Kyrgyzstan arrested 20 people over their suspected role in ethnic clashes, officials said today, as the military cleared makeshift barricades from Uzbek areas in the ravaged city of Osh.
The removal of the barricades happened without incident, despite fears it could reignite the violence in the south of the Central Asian country that has left up to 2,000 dead and forced 400,000 from their homes.
"All of the barricades have been lifted in the centre of the city. Main roads and streets are open to traffic," a police spokesman said after the army moved in following a 6:00 pm (1200 GMT) deadline for them to be removed.
"Only a few barricades on small streets, dead ends and on the outskirts of the city remain."
The spokesman said police would not use force to remove the remaining barricades in Osh, one of the cities worst hit by the bloodshed, because "that would do nothing but inflame the situation".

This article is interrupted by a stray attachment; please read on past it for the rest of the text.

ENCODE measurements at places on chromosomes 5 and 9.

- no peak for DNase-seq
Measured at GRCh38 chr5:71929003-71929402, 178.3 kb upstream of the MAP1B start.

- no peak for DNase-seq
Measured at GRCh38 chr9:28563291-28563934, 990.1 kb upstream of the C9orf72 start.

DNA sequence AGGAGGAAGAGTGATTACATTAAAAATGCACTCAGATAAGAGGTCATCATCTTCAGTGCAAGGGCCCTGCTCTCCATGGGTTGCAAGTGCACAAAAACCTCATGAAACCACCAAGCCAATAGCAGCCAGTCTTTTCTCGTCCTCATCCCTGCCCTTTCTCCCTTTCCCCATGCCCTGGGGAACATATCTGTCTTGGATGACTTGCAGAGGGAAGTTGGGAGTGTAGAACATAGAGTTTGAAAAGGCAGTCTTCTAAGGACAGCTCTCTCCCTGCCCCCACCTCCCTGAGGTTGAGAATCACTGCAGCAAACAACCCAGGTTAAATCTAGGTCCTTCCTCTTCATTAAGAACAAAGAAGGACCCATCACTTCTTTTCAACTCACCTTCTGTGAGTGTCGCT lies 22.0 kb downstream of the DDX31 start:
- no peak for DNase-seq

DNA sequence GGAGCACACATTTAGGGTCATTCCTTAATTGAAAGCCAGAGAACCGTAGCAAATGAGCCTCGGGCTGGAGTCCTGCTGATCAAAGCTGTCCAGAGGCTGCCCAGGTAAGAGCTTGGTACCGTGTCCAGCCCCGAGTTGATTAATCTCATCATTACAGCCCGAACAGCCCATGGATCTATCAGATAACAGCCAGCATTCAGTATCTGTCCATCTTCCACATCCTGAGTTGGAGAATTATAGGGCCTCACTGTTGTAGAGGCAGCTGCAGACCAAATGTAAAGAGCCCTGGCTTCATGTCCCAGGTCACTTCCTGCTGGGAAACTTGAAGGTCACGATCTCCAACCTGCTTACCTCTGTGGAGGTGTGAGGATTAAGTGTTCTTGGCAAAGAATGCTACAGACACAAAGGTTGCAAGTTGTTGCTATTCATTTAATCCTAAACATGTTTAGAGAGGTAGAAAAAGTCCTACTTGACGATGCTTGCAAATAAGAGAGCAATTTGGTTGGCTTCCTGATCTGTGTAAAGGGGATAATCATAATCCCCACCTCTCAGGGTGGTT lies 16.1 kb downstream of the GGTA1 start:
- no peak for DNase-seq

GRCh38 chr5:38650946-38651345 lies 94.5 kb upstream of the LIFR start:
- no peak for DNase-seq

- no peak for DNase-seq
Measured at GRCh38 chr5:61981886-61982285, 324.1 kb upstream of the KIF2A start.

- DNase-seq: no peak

Uzbek residents in some areas even helped pull down the roadblocks, quelling fears of fresh outbreaks of last week's deadly inter-ethnic clashes between the majority Kyrgyz and minority Uzbek populations.
Armoured vehicles pushed aside burnt-out cars, concrete pillars and felled trees that were set up outside Uzbek districts during the violence.
"Of course we are afraid. But we will not put the barricades back if it stays calm. Life must return to normal at some point," said 64-year-old resident Salizhan Numanzhanov, whose brother was killed in the unrest.
Tensions had not evaporated however, and some residents said they feared the unrest would return.
In Osh "a special operation" was launched today to seize weapons that have not been handed in voluntarily by its residents, interior ministry spokesman Bakit Seitov told journalists.
Investigators also launched 90 enquiries for murder, arson and kidnappings, he said.
"Twenty people suspected of crimes in the incidents in Osh have been arrested," said Seitov.